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- Associations between human papillomavirus and history of cancer among U.S. adults in the National Health and Nutrition Examination Survey (2003-2010). [JOURNAL ARTICLE]
- Br J Cancer 2014 Jul 24.
Background:Human papillomavirus (HPV) is an infectious agent that has been associated with human cancer. We have updated the U.S. population sero-prevalence using a large National Health and Nutrition Examination Survey (NHANES) sample of adults from 2003 to 2010, and have analysed the associations between HPV seropositivity and self-reported history of cancer.Methods:Four cross-sectional cycles (2003-2004, 2005-2006, 2007-2008, and 2009-2010) were used, for a total of 12 759 participants who had both cancer history and HPV serum information.Results:The sero-prevalences of HPV types 6, 11, 16, and 18 were 15.0%, 4.8%, 11.5%, and 4.1%, respectively. Females had significantly higher HPV prevalence than males (P<0.05) for all subtypes. Positive associations between HPV 16/18 seropositivity and lifetime history of any cancer (adjusted odds ratio-ORadj=1.68; 95% CI: 1.35, 2.01), history of any of eight selected cancers (ORadj=2.63; 95% CI: 1.78, 3.90), lung cancer (ORadj=5.14; 95% CI: 1.29, 20.44), and cervical cancer (ORadj=2.55; 95% CI: 1.63, 3.98) were observed.Conclusions:The finding of significant associations between HPV 16/18 seropositivity and lifetime history of cancer adds epidemiological evidence to the carcinogenicity potential of HPV 16 and 18 in other tissues. With increasing coverage of the HPV vaccine in the U.S., future NHANES data and sample collection may allow further detailed evaluation of the population impact of the HPV vaccination on cancer prevention.British Journal of Cancer advance online publication, 24 July 2014; doi:10.1038/bjc.2014.414 www.bjcancer.com.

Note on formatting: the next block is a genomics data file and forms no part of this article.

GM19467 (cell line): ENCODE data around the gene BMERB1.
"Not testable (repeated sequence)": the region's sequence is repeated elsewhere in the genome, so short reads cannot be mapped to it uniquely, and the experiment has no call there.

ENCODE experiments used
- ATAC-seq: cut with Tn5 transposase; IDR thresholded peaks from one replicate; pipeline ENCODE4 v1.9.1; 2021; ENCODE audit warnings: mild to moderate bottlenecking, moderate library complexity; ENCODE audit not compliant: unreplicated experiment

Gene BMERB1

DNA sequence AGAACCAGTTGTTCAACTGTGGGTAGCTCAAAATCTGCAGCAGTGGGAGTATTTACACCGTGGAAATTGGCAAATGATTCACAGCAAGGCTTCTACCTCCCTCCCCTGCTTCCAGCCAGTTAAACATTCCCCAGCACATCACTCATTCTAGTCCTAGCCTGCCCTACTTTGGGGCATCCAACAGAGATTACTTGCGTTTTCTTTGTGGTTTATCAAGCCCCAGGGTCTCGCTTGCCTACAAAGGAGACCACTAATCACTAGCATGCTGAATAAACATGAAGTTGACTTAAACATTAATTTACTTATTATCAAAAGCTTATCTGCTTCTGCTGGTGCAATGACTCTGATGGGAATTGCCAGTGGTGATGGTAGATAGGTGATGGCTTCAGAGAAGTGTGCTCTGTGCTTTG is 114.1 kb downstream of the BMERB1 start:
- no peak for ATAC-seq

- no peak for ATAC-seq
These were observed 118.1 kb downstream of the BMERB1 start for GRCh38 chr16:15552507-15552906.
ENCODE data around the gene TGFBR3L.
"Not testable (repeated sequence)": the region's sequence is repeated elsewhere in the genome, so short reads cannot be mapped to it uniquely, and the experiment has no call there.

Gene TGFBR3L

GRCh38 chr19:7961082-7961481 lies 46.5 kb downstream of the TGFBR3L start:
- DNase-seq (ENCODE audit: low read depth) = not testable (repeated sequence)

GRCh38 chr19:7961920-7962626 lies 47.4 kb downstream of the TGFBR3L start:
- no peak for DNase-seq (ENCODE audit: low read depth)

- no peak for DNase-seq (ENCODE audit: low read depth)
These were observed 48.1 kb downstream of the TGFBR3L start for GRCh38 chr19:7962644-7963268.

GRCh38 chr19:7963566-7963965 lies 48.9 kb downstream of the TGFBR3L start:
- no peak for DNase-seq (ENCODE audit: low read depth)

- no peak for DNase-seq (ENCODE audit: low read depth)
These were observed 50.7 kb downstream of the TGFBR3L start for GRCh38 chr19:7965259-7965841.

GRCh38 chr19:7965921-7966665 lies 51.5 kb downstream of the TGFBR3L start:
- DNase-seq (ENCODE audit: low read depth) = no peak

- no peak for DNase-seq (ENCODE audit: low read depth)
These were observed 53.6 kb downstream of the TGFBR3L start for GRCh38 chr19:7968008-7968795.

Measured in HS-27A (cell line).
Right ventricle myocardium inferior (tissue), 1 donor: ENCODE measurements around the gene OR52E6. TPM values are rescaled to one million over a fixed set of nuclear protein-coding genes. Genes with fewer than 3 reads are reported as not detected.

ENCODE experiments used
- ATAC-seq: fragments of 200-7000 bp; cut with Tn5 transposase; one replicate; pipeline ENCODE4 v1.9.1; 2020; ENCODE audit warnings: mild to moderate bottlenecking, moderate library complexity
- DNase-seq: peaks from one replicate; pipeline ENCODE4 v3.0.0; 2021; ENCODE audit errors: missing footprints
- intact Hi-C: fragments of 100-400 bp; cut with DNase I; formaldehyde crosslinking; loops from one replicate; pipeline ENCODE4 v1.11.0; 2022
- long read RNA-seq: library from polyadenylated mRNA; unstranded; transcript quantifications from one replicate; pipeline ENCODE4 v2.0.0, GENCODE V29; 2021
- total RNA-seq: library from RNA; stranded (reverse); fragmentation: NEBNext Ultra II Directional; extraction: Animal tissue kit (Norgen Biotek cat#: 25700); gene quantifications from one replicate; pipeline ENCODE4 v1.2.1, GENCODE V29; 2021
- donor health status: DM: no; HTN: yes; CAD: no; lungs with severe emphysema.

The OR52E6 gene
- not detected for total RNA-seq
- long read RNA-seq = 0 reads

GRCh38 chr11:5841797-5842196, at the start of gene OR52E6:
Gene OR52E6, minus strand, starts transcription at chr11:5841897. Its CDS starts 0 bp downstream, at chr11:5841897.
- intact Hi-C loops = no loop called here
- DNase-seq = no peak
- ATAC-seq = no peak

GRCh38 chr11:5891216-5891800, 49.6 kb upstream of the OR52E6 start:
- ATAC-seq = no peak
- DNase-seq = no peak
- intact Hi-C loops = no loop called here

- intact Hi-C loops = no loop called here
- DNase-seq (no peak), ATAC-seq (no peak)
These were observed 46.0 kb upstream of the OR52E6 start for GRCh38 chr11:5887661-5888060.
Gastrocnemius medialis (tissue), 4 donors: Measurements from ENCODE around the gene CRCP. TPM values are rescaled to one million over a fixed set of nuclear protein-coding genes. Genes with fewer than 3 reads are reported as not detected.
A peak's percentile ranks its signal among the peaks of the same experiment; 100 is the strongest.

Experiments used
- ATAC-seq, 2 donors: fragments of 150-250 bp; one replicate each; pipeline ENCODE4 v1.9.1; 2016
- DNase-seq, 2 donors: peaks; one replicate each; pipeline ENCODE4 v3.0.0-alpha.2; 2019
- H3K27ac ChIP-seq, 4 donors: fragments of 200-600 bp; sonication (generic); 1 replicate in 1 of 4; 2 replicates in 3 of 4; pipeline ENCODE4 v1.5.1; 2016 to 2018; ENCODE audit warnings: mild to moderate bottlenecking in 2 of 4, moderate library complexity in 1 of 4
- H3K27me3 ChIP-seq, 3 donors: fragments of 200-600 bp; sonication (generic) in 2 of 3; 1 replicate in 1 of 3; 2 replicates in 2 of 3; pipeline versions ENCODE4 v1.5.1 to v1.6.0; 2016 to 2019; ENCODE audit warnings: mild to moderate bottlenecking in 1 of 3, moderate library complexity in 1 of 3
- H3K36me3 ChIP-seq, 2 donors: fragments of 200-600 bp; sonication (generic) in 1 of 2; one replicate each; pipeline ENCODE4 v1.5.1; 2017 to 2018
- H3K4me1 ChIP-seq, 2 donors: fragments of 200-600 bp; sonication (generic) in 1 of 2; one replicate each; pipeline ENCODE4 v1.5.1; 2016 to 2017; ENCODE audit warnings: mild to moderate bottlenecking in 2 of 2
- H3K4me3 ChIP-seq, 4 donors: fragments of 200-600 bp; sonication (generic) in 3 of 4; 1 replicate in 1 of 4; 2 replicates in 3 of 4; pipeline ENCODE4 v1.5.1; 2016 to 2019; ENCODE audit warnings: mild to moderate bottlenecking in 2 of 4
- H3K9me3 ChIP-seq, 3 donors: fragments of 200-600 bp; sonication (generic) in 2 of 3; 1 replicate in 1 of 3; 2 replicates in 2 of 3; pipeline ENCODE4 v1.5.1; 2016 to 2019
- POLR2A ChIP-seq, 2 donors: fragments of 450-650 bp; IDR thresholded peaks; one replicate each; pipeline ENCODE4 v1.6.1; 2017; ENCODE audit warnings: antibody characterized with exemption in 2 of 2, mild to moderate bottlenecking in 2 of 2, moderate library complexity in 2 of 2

- Phase I clinical trial of nintedanib plus paclitaxel in early HER-2-negative breast cancer (CNIO-BR-01-2010/GEICAM-2010-10 study). [JOURNAL ARTICLE]
- Br J Cancer 2014 Jul 24.
Introduction:Previous small-molecule antiangiogenics have compromised chemotherapy dose intensity in breast cancer. We present a phase I trial of a novel selective agent, nintedanib, plus standard chemotherapy in early breast cancer.Methods:Her-2-negative breast cancer patients with tumours larger than 2 cm were eligible for dose-escalation trial (classic 3+3 method).Results:The recommended phase II dose (RP2D) was 150 mg BID of nintedanib combined with standard dose of weekly paclitaxel followed by adriamycin plus cyclophosphamide. The dose-limiting toxicity was transaminase elevation. At the RP2D, the dose intensity was ∼100%. The pathologic complete response was 50%.Conclusions:The combination allows the delivery of full-dose intensity, while efficacy seems promising.British Journal of Cancer advance online publication, 24 July 2014; doi:10.1038/bjc.2014.397 www.bjcancer.com.
- The Frustrated Host Response to Legionella pneumophila Is Bypassed by MyD88-Dependent Translation of Pro-inflammatory Cytokines. [JOURNAL ARTICLE]
- PLoS Pathog 2014 Jul; 10(7):e1004229.
Many pathogens, particularly those that require their host for survival, have devised mechanisms to subvert the host immune response in order to survive and replicate intracellularly. Legionella pneumophila, the causative agent of Legionnaires' disease, promotes intracellular growth by translocating proteins into its host cytosol through its type IV protein secretion machinery. At least 5 of the bacterial translocated effectors interfere with the function of host cell elongation factors, blocking translation and causing the induction of a unique host cell transcriptional profile. In addition, L. pneumophila also interferes with translation initiation, by preventing cap-dependent translation in host cells. We demonstrate here that protein translation inhibition by L. pneumophila leads to a frustrated host MAP kinase response, where genes involved in the pathway are transcribed but fail to be translated due to the bacterium-induced protein synthesis inhibition. Surprisingly, few pro-inflammatory cytokines, such as IL-1α and IL-1β, bypass this inhibition and get synthesized in the presence of Legionella effectors. We show that the selective synthesis of these genes requires MyD88 signaling and takes place in both infected cells that harbor bacteria and neighboring bystander cells. Our findings offer a perspective of how host cells are able to cope with pathogen-encoded activities that disrupt normal cellular process and initiate a successful inflammatory response.